In September of 2014, Supply Chain Matters began calling reader attention to aluminum producer Alcoa and its efforts to collaborate and introduce newer, high-strength and corrosion resistant aluminum alloys for the commercial aerospace industry. At the time, Alcoa struck a multiyear aluminum supply agreement with Boeing’s Commercial Airplane unit to make this producer the sole supplier for wing skins on its metallic structure commercial aircraft along with aluminum plate products used in wing ribs or other structural aircraft components.  The supply deal was valued to be more than $1 billion at the time, and the two parties a desire continue to collaborate on developing newer, high-strength and corrosion resistant alloys including aluminum-lithium applications.

In March of this year, we updated our readers with news that Alcoa’s indent to acquire RTI International Metals, described as one of the world’s largest producers of fabricated titanium products in a stock-for-stock transaction valued at approximately $1.5 billion. RTI’s business focus was centered on long-term supply of titanium fabricated parts that make-up landing gears engines and airframes for both Airbus and Boeing aircraft.  The Wall Street Journal reported at the time that that as much as 80 percent of RTI’s 2014 revenues originated from the aerospace and defense sector. This RTI acquisition followed the 2014 acquisition of Germany based titanium and aluminum castings producer Tital, and U.K. jet-engine parts maker Firth-Rixson.

Our March commentary noted that the metals producer was further positioning itself to be a more strategic supplier to the global automotive industry, helping to pave the way for use of lighter metals in automobile product design and functionality.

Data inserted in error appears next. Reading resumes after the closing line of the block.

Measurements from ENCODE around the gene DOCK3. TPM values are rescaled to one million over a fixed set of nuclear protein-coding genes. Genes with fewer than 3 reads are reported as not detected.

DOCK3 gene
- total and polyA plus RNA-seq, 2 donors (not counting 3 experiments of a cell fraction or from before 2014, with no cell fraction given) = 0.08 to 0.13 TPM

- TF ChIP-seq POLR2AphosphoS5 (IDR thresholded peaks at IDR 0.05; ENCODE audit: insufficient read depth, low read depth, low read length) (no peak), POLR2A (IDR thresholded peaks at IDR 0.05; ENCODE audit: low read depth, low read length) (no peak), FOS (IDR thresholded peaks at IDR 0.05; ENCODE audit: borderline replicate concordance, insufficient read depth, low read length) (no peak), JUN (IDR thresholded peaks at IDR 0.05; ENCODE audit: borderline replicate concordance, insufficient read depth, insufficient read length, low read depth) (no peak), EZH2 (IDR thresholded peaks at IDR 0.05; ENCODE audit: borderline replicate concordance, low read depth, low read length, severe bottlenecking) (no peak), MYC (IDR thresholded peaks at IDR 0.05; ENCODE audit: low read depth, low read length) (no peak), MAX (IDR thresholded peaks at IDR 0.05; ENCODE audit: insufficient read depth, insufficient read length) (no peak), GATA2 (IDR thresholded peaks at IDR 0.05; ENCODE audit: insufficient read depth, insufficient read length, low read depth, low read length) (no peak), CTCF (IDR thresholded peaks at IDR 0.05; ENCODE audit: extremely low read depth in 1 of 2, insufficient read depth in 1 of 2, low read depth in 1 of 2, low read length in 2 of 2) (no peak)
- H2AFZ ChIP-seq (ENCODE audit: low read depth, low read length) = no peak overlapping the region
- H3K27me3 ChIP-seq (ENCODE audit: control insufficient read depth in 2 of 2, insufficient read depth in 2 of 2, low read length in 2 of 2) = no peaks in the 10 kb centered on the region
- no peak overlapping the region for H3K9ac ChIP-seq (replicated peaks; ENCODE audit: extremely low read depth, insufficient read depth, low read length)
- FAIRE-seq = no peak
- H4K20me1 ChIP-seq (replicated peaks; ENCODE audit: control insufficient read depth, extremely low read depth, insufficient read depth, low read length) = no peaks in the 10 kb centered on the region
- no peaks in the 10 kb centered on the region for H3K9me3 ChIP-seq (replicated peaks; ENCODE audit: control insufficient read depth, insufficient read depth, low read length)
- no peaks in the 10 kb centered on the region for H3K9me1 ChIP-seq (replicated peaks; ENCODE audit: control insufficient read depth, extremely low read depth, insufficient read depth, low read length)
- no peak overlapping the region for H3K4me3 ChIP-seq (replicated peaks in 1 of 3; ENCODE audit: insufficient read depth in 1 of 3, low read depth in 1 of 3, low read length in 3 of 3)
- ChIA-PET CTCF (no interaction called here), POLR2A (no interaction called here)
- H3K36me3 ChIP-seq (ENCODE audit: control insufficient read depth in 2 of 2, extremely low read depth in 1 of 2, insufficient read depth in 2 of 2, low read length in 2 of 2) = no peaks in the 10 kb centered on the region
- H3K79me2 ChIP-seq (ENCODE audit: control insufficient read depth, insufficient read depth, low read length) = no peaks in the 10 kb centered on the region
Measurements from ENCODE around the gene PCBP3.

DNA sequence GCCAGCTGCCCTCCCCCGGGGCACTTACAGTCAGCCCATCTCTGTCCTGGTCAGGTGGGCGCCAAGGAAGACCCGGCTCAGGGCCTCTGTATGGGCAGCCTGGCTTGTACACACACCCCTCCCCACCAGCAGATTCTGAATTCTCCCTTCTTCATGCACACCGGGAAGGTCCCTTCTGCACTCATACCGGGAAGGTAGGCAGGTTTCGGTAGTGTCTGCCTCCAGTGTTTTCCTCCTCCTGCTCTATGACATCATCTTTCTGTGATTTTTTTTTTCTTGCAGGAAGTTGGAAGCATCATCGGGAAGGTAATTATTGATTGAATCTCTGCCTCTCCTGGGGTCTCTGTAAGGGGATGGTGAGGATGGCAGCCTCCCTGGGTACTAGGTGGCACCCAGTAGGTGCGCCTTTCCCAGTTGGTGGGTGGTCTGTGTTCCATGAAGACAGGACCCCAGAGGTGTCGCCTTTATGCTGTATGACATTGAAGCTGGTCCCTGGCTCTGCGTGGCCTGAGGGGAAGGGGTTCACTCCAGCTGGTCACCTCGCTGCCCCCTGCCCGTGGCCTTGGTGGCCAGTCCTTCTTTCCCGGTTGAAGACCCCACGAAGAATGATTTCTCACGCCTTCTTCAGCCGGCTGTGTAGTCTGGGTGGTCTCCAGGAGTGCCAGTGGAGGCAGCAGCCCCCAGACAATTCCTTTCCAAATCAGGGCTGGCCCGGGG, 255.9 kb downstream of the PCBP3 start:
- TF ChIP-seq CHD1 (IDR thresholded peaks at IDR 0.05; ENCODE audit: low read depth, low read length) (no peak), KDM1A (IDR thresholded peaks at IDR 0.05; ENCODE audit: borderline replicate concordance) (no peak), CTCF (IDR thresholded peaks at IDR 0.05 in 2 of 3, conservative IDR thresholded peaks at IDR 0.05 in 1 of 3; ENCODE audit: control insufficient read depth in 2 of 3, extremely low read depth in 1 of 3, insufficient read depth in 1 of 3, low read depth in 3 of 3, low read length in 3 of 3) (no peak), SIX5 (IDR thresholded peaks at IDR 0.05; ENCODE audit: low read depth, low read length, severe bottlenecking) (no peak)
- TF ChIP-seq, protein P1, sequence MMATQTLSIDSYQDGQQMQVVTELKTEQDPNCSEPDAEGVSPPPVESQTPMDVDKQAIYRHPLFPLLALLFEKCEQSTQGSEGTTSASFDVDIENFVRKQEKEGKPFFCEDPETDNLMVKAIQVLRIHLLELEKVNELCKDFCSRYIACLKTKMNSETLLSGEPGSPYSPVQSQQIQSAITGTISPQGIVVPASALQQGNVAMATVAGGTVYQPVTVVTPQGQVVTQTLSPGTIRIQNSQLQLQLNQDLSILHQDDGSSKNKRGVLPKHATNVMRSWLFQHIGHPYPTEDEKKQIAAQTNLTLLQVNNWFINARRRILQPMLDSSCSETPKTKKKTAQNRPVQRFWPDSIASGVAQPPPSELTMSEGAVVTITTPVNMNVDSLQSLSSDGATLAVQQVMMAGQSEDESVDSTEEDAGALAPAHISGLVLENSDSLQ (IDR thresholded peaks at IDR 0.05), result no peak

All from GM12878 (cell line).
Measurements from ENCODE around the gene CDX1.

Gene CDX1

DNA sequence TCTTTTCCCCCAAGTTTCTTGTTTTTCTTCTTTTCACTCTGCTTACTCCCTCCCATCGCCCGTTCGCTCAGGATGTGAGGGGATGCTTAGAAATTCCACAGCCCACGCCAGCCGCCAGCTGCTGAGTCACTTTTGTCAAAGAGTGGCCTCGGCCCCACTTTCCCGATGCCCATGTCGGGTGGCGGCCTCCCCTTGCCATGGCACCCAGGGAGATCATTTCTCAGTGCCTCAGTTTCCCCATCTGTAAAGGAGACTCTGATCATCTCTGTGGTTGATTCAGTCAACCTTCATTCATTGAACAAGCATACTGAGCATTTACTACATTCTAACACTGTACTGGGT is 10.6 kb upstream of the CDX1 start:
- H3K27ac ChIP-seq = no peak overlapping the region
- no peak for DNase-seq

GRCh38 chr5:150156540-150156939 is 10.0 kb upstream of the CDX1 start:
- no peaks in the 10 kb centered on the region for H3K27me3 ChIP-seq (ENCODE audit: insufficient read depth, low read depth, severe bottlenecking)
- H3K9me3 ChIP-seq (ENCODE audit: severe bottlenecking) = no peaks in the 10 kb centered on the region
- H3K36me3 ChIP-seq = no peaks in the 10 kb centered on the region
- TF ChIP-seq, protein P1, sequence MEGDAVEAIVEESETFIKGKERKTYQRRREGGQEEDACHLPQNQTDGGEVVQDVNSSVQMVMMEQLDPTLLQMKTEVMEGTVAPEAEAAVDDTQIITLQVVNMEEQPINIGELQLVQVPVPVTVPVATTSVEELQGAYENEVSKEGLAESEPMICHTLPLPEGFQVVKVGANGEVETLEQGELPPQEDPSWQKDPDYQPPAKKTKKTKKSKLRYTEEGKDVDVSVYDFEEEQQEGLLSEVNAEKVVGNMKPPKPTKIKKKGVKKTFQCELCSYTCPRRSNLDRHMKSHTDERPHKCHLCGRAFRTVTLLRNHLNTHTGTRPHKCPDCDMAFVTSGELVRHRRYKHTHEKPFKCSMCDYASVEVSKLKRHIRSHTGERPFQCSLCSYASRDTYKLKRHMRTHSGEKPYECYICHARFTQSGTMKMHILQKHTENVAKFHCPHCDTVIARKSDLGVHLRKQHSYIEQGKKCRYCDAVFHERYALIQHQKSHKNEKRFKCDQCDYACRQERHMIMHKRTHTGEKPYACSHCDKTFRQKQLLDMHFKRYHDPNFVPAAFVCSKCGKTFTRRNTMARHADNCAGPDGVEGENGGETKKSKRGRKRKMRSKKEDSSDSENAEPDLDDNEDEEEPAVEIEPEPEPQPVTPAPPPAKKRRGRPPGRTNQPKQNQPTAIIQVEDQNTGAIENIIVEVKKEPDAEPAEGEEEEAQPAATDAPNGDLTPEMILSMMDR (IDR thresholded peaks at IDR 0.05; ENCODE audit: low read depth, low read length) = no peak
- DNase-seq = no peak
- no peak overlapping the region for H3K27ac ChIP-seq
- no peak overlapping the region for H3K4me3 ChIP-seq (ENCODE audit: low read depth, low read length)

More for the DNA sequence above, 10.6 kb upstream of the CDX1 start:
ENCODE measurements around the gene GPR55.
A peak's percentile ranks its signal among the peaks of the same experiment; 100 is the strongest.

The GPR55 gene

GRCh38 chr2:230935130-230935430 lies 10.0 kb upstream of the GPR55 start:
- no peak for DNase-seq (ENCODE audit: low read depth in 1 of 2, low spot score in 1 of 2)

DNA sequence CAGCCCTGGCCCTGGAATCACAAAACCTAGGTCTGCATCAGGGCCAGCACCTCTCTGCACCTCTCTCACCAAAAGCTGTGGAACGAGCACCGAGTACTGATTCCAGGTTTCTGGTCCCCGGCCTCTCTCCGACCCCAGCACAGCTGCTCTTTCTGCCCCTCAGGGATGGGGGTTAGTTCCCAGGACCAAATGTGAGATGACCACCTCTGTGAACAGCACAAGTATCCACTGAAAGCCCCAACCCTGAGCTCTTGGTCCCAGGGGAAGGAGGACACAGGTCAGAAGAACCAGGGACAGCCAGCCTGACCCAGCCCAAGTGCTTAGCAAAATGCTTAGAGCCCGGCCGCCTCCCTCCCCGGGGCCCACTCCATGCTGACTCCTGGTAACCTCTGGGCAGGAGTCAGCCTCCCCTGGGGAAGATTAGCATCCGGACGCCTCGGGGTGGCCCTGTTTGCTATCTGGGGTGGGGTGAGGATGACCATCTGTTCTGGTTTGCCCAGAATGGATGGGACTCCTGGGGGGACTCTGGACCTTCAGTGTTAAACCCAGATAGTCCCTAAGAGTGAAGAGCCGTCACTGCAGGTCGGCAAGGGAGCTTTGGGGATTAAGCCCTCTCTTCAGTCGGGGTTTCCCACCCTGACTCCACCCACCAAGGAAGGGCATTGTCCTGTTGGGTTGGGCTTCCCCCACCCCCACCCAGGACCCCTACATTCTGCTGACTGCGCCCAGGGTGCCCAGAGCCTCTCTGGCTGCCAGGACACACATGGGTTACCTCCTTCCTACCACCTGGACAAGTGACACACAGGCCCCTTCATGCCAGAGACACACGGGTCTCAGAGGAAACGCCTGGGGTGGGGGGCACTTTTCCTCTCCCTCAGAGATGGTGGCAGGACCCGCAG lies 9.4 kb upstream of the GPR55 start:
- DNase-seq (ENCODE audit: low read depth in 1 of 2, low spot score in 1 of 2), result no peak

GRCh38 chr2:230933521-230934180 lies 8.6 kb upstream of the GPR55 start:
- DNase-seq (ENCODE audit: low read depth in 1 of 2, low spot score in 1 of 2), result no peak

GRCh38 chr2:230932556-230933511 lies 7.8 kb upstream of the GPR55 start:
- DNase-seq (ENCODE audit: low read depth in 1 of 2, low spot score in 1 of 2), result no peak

Last week, the news reverberating across automotive supply chain audiences was that Ford Motor Company had reached an augmented supply agreement with Alcoa for use of aluminum based components. Readers might recall that the Ford F-150 was recently re-designed, making it the first mass market pick-up truck with an aluminum body.  As a result of the design of lighter materials, this vehicle’s over weight was lightened by 700 pounds, adding upwards of 29 percent in overall fuel economy. Alcoa worked with Ford on the aluminum component re-design.

According to published reports, this revised supply agreement will allow for the use of more sophisticated alloys for additional use in the F-150 along with production of other exterior metal components such as fenders and door panels for other future Ford models. In its reporting, The Wall Street Journal (paid subscription required) quotes Ford’s product chief as indicating that collaborating on technology at this scale represents a fairly significant commitment by both companies.

While a reportedly large amount of Alcoa’s business still emanates from raw aluminum, the supplier is clearly on a strategic product innovation thrust to target business and product innovation needs in key industries. The WSJ reported that Alcoa is aiming to grow its automotive-aluminum sheet business alone to upwards of $1.3 billion by 2018, from a level of $229 million in 2013.

By developing new casting technologies for fabricating both aluminum and titanium based component parts, the door is being opened for joint product design collaboration and more strategic longer-term supply agreements to insure adequate supply. In its reporting of the Ford supply agreement, the WSJ spoke with Alcoa CEO Klaus Kleinfeld who indicated a focus on growing dozens of niche downstream businesses from aerospace to truck wheels, and in developing supply agreements with eight other auto makers.

Supply Chain Matters brings Alcoa to light as an example of joint supplier and OEM production efforts paying rewards in multiple strategic industries and boosting bottom-line results for both supplier and customer.

Bob Ferrari